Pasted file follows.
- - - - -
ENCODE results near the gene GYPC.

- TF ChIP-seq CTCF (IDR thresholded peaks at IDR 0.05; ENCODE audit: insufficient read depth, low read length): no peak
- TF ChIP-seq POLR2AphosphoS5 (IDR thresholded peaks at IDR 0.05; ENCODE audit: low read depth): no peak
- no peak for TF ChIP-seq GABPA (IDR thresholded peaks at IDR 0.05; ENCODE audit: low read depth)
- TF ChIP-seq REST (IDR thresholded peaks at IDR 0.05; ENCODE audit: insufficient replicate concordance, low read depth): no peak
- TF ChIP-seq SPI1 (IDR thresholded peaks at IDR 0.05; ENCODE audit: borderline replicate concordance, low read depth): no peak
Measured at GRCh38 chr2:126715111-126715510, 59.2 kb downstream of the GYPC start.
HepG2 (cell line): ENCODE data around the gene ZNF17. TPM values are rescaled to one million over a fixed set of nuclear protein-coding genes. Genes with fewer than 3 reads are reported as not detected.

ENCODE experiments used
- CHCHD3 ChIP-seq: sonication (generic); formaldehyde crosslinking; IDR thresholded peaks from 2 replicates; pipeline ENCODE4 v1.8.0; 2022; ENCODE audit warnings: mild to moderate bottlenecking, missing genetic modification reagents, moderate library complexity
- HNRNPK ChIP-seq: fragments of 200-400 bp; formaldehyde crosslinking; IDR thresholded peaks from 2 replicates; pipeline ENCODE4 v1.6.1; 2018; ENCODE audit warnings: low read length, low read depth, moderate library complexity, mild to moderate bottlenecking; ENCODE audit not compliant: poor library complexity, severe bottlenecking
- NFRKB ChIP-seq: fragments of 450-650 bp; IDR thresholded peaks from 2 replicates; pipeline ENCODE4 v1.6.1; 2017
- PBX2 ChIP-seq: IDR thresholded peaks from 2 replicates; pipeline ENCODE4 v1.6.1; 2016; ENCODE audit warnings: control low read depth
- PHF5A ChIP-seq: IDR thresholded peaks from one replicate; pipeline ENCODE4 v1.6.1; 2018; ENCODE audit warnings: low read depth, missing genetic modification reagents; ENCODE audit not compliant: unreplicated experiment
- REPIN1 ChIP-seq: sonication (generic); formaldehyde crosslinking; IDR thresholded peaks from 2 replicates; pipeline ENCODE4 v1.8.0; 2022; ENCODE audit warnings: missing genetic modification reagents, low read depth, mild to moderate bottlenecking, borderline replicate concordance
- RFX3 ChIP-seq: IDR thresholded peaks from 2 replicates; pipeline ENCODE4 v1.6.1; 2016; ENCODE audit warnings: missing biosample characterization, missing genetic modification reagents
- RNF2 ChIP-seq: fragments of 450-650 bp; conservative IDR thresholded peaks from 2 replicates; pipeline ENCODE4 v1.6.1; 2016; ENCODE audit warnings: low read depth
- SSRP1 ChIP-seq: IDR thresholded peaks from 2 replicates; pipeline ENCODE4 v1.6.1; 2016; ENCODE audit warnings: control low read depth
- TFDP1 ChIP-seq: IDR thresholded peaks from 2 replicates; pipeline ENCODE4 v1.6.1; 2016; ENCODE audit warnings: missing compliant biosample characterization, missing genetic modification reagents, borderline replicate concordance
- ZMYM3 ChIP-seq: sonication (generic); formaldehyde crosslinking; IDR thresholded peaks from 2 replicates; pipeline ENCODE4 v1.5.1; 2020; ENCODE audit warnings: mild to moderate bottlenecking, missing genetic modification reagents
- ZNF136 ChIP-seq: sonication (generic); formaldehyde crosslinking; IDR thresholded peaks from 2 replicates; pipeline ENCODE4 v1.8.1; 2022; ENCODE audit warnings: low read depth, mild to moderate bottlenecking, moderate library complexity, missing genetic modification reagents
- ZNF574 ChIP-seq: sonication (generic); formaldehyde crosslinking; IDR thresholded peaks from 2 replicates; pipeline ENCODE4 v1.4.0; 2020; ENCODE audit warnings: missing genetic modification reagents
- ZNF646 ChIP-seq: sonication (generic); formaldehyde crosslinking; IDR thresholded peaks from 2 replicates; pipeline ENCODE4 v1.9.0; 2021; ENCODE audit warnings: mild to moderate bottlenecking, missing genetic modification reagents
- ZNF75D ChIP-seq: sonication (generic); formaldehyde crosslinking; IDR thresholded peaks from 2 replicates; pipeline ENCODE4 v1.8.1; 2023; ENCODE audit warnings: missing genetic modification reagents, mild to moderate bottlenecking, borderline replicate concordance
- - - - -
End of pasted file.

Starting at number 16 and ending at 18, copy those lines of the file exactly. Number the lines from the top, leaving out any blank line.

- RFX3 ChIP-seq: IDR thresholded peaks from 2 replicates; pipeline ENCODE4 v1.6.1; 2016; ENCODE audit warnings: missing biosample characterization, missing genetic modification reagents
- RNF2 ChIP-seq: fragments of 450-650 bp; conservative IDR thresholded peaks from 2 replicates; pipeline ENCODE4 v1.6.1; 2016; ENCODE audit warnings: low read depth
- SSRP1 ChIP-seq: IDR thresholded peaks from 2 replicates; pipeline ENCODE4 v1.6.1; 2016; ENCODE audit warnings: control low read depth